The Movie Club
Entry 8: Channing Tatum's great year, and Taylor Kitsch's terrible one.
Still of the film John Carter
Here’s what I want: McConaughey’s oiled pecs. At 48 frames per second. In 3-D. For $16 a ticket.
McConaughey has labored to find a persona that works both for him and for an audience. He’s aged into himself, and we’ve aged into him. In 1996, he was presented to us the way Julia Ormond and Gretchen Mol were: as products the movie industry invented, packaged, and sold. But he was too sleazy for stardom in 1996 and '97 and '98. Spielberg and Zemeckis cast him as these figures of piety and virtue, and seeing him with that hair and hearing use that sexed-up drawl on African slaves and Jodie Foster, you just laugh, especially now. It was never acting at the beginning of his career. It was always Halloween. Of course part of the reason we still have him and not Ormond or Mol is that movie sexism is pernicious and sucks.
Anyway, back then, we couldn’t have known that McConaughey really was the creep outside the Emporium pool hall trying to score high school girls. He eventually found a way to bend romantic comedies to his druggy, slutty conceitedness. And now he’s come out on the other side. We like The Lincoln Lawyer and Killer Joe and Magic Mike because they’re the truth to the lies Contact and Amistad were peddling. Even when Matthew McConaughey’s being good, a kind of lasciviousness comes through and stains all his principles like sweat on silk. Stephanie, I don’t use “trash” as some kind of demarcation that separates the so-called lowbrow from the high. I use it as a genre of moviemaking with its own special pleasures and properties, and I’d like here and now to crown McConuaghey as that genre’s king. If we want this man—and we do now—we don’t want him fulsome and half-cocked. We want him fully plumed and fulminating.
Channing Tatum turned a different corner last year. McConaughey gained respectability by being disreputable. Tatum is more like Pinocchio, cute wood that turned into an adorable man. 21 Jump Street did it for me. The movie was a stoopid comedy whose every joke managed to contain a joke or two more, and Tatum was in on all of them. I didn’t laugh at anything as hard as I did when he and Jonah Hill take that party drug and try to play it straight—the cutaways to their freak-outs are just glorious gonzo comedy. I left that movie excited to see what else Tatum would do. Having just typed that, I also feel bad for the Bizarro Tatum: Taylor Kitsch. Kitsch easily could have been in any of the 23 movies Tatum was in. Instead made Battleship and the absurdly over-hated but admittedly flavorless John Carter (that movie is what happens when Avatar starts taking its medication). Conversely, Tatum could have been in both movies and they would have been hits. He became a bigger deal by flashing a sense of humor. I mean, you have to have one to make something as backward as The Vow. But in just one year and without much to show for it (not even Oliver Stone’s lavish cartel embarrassment Savages), Kitsch might have run out of chances. He wasn’t even lucky enough to live up to his surname.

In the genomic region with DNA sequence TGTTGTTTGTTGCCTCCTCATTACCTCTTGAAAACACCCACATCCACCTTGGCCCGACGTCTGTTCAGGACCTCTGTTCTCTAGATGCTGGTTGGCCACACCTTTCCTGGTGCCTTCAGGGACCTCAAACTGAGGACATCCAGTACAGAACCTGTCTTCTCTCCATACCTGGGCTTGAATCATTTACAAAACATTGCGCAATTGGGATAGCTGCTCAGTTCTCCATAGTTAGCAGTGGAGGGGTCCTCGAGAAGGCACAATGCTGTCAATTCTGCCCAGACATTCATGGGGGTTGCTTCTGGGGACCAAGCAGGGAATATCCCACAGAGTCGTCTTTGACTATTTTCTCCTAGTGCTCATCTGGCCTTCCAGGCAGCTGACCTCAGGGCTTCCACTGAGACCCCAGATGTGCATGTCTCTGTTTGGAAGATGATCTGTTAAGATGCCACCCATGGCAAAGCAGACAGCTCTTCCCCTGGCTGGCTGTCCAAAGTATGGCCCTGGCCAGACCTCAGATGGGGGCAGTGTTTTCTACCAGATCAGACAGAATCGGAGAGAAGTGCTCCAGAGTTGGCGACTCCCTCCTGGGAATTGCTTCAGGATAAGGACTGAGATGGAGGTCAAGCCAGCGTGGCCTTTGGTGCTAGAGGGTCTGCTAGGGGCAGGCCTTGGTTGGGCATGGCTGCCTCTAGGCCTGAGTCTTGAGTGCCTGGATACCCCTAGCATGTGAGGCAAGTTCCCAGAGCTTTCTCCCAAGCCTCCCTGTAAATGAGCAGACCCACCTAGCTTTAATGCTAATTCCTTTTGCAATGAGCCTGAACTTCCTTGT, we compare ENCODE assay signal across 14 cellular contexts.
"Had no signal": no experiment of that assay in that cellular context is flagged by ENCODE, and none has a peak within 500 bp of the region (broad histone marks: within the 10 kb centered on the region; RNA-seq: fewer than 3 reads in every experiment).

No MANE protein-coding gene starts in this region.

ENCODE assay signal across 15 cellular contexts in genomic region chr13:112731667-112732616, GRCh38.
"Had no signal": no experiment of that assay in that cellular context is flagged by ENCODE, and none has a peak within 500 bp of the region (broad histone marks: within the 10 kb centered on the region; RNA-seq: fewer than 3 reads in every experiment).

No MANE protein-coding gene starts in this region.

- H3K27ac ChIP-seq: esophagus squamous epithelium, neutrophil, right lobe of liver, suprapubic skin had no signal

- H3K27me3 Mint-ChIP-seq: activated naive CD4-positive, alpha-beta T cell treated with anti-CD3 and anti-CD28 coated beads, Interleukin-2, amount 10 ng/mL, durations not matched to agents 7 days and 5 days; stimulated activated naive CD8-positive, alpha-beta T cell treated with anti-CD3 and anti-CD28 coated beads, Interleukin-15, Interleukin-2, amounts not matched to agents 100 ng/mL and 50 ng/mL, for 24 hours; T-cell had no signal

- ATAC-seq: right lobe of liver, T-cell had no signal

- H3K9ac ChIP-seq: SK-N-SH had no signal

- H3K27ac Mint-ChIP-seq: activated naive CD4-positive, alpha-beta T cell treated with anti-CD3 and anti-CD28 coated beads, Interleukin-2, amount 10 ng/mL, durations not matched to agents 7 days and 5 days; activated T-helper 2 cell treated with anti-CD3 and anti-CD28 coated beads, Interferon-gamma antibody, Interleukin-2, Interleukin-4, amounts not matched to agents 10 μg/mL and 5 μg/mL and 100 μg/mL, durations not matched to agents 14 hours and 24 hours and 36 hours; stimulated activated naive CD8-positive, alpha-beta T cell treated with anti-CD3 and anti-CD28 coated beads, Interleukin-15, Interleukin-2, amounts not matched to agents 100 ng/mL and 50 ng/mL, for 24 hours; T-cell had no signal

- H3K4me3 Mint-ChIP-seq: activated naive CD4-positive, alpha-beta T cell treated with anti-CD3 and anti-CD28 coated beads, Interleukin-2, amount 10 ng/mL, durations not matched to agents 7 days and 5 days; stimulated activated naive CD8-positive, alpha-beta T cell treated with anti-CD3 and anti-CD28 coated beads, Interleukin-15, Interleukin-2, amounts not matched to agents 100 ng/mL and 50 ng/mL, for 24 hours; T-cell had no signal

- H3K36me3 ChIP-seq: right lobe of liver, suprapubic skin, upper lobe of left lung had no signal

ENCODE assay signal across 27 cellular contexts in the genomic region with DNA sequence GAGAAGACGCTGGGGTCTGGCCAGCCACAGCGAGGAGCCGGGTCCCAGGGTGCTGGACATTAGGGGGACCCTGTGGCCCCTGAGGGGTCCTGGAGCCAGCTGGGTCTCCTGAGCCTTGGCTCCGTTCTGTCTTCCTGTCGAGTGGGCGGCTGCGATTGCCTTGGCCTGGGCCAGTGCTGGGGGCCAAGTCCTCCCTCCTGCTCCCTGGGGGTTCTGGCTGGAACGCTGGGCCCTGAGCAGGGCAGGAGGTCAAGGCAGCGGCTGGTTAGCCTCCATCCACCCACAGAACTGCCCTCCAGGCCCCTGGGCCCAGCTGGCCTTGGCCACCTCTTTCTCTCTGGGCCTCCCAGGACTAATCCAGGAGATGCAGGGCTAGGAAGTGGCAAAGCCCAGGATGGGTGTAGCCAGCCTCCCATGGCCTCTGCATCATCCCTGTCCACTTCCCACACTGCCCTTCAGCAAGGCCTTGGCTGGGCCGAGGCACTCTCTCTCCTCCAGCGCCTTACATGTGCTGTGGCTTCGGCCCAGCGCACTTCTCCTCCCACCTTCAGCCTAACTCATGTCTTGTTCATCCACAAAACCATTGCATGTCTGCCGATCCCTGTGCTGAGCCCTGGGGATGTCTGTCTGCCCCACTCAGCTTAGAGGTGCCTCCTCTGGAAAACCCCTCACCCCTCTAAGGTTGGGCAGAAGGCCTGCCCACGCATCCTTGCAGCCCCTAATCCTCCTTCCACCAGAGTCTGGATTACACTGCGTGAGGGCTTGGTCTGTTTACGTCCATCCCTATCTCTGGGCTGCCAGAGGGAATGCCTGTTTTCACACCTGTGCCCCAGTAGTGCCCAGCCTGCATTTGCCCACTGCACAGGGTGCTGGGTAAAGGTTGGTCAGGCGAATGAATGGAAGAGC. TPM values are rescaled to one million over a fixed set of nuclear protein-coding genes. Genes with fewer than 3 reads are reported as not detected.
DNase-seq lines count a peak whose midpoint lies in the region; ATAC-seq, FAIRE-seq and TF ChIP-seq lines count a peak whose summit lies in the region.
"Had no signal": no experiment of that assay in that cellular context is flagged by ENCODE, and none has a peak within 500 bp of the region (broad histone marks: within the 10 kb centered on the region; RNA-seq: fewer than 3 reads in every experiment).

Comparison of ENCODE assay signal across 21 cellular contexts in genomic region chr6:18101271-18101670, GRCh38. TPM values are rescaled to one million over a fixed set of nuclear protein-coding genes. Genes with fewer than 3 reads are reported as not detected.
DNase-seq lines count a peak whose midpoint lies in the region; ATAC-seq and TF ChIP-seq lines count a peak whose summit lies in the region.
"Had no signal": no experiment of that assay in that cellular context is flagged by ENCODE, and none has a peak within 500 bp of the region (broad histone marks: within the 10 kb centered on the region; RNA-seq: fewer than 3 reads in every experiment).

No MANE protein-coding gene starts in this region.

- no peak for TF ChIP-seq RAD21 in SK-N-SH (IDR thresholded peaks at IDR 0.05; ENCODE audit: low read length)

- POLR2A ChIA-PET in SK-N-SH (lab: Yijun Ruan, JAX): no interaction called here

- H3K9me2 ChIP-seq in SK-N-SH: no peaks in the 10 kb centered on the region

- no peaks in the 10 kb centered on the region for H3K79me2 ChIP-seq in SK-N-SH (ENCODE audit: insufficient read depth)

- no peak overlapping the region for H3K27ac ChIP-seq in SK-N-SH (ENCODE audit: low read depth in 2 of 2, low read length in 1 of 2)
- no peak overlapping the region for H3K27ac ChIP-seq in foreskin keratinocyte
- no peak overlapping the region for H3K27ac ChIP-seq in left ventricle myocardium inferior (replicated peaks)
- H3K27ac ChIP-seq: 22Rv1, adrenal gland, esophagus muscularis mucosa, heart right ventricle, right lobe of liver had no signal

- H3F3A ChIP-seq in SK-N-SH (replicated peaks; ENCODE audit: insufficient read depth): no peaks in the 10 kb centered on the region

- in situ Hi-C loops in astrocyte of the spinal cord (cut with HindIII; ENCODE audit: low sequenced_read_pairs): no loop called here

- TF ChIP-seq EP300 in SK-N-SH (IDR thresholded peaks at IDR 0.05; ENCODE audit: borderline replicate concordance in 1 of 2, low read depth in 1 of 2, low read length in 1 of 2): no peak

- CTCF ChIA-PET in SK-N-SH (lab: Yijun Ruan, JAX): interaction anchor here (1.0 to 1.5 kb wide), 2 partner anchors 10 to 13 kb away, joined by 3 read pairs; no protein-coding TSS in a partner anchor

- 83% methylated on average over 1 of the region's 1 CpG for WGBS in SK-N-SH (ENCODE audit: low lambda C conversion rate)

About The Master and the argument for the “twicer,” I’ve been encouraging people to see it again not because they’re too simple or stupid to appreciate it the first time but because I just think the movie was ill-served by the advance speculation about its being an allegory for Scientology. I also saw the film under some of the worst possible moviegoing conditions and was so disappointed by everything that I arranged to see it again, and found it devastating. Freddie Quell is just a great movie character, a man you or I might see as tragic and who’s being goaded into seeing himself the same way because he can’t make it to wherever the Cause is trying to get him to go. He doesn’t have that kind of soul. At the end of the day, he just wants a nice girl whether she’s made of flesh or sand.
The movie’s about the limits of belief. For some people, it’s just about the limits of Paul Thomas Anderson writing and directing. I’m still speaking to those people, but it’s very hard. At their best, he, Wes Anderson, Quentin Tarantino, and this rejuvenated Kathryn Bigelow are the most exciting American directors right now, artists who can balance the artistic and the commercial, ambiguity and clarity, whose new work you’re desperate to see. In any case, I don’t know that I would have found Freddie’s brokenness so moving without a second viewing. The same is true for Holy Motors, a movie whose insanity I enjoyed once but whose spirituality overtook me a second time. I don’t know why seeing it again was necessary, but I did it.
I sometimes see movies twice and wish I hadn’t. But a great or very good movie should be able to withstand and reward a second viewing. Argo did that, even with that rigged ending—so suspenseful, so cheap! We should devote some time to Michael Haneke’s Amour, which I’ve also seen twice and found even more harrowing the second time than the first. Haneke is a great film artist who’s made a movie that hasn’t divided audiences in half the way his films tend to: Code Unknown, The Piano Teacher, Caché, two versions of Funny Games, The White Ribbon. I don’t know that that’s an achievement, although the movie itself certainly is.
His detractors find him doomy and punitive, but the dread that his bleakness produces in me is viscerally appealing, the way a roller coaster’s climb to that first drop is. No one in the movies writes worst-case scenarios the way Haneke does. This new one has caught on because there’s an acknowledgement of transcendent, transfixing holiness in it that’s unprecedented for him.
I think most of us like this movie. Do we all like him?
Wesley Morris is a staff writer at Grantland.